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Bill Radke: World finance ministers are gathering today in Washington. Treasury Secretary Tim Geithner will brief the richest nations on the U.S. banking crisis. This weekend, the World Bank and IMF meet to discuss global strategy and how to protect the world's poorest people from the economic fallout. One question is how big a role the IMF can play in pulling the global economy out of recession. Tamara Keith reports.
Tamara Keith: When the global economy started crashing, Managing Director Dominique Strauss-Kahn says the IMF stepped in like a firefighter.
Dominique Strauss-Kahn: During this period, I do believe that the IMF did deliver.
Earlier this month at the G-20 meeting in London, leaders decided to give the IMF $500 billion to lend out to countries in need, boosting its funding and relevance. Strauss-Kahn says the money isn't all in yet, but he thinks it will come by the end of the year.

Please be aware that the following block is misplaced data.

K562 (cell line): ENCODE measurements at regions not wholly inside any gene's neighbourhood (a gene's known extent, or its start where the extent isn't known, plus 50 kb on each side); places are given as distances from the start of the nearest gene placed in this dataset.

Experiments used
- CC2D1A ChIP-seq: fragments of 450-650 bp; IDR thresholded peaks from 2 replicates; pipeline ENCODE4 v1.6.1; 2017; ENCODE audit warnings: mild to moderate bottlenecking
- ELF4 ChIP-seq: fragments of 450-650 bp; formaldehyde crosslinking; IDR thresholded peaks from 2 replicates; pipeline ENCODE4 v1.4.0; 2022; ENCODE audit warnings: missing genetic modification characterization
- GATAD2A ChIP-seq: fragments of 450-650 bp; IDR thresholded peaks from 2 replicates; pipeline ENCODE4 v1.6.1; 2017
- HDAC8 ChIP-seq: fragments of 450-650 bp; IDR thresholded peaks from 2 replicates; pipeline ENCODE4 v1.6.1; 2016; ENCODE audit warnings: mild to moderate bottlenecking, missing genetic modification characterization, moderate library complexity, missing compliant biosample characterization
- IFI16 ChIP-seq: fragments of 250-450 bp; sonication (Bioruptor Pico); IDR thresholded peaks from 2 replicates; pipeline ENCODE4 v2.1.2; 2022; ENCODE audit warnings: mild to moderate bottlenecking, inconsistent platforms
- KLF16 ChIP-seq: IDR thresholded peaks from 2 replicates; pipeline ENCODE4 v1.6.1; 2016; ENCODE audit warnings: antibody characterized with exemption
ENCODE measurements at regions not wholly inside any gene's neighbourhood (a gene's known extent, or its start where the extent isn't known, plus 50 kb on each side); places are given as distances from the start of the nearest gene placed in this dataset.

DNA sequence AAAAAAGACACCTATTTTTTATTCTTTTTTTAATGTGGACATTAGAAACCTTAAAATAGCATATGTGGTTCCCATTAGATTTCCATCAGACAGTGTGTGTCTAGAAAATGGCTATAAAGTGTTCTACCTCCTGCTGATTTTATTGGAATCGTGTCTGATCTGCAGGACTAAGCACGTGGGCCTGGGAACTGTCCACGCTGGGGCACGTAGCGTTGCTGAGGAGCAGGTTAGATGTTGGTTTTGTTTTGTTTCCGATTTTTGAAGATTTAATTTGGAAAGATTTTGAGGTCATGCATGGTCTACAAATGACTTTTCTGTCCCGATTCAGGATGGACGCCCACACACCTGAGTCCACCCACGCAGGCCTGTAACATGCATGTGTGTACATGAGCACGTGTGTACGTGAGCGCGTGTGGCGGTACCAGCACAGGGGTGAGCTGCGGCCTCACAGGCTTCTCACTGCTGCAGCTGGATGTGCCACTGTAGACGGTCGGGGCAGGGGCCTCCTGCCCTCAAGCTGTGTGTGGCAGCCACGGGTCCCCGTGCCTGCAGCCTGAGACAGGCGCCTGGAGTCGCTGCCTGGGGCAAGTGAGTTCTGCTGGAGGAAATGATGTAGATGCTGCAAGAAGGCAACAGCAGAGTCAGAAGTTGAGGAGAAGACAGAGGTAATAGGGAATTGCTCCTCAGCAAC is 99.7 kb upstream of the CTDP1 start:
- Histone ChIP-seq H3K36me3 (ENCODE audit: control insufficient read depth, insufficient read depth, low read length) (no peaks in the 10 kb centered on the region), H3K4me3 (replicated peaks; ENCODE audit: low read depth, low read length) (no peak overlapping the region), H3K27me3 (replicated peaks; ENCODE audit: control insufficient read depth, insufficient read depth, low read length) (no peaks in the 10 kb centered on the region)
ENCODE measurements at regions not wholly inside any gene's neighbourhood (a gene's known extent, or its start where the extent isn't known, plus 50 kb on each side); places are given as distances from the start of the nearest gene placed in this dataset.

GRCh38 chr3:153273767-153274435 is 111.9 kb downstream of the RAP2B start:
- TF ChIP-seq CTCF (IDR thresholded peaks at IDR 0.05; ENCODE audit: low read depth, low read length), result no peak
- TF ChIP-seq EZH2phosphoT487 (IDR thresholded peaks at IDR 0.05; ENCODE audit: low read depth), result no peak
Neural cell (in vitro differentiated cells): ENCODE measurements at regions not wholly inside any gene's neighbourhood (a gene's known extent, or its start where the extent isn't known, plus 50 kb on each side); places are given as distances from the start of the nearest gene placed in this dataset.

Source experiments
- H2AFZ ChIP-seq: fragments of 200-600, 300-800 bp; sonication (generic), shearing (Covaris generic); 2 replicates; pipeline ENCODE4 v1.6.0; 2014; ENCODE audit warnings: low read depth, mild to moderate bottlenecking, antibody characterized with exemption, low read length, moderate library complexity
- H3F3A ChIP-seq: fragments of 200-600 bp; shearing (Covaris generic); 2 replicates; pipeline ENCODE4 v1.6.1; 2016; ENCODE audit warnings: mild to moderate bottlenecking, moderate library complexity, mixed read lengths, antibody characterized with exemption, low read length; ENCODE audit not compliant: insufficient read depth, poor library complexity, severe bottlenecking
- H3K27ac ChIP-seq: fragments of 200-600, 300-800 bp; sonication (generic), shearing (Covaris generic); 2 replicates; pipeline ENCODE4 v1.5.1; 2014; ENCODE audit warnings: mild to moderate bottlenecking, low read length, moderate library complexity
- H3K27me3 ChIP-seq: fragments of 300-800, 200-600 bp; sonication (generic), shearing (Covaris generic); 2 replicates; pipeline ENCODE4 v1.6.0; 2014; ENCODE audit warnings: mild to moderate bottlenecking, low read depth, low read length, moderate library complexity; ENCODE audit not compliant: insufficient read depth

Strauss-Kahn We already have a lot of pledges, and I believe that during the spring meeting some new ones may come.
Mark Weisbrot: I'll believe it when I see it.
Mark Weisbrot is co-director of the Center for Economic and Policy Research and a critic of the IMF:
Weisbrot They're twisting a lot of countries' arms to try and get them to put up money. Even some of the European countries have reservations.
Weisbrot says the IMF is in need of reform. One problem: he says the conditions it puts on the countries it lends to end up hurting their economies rather than helping.
In Washington, I'm Tamara Keith for Marketplace.